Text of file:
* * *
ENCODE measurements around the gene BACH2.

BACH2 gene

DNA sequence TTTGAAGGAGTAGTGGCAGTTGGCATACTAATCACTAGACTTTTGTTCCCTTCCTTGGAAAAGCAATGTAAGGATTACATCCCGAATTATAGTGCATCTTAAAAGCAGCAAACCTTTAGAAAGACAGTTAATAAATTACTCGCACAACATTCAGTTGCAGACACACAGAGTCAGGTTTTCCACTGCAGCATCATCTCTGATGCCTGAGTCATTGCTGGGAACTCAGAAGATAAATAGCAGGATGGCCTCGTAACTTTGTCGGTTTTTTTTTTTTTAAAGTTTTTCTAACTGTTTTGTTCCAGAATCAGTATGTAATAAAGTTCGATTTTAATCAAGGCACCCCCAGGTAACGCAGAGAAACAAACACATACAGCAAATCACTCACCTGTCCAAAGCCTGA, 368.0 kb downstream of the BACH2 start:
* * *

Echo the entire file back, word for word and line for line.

ENCODE measurements around the gene BACH2.

BACH2 gene

DNA sequence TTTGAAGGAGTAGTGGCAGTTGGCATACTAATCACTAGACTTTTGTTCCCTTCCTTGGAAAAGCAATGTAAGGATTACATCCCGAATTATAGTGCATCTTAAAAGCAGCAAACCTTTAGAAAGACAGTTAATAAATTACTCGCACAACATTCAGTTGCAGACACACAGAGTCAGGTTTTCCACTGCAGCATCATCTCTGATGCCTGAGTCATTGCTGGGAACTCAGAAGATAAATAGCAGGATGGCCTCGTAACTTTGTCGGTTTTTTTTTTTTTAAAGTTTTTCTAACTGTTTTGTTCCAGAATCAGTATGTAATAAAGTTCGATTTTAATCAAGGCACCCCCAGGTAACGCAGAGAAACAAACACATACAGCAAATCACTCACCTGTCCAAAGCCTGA, 368.0 kb downstream of the BACH2 start: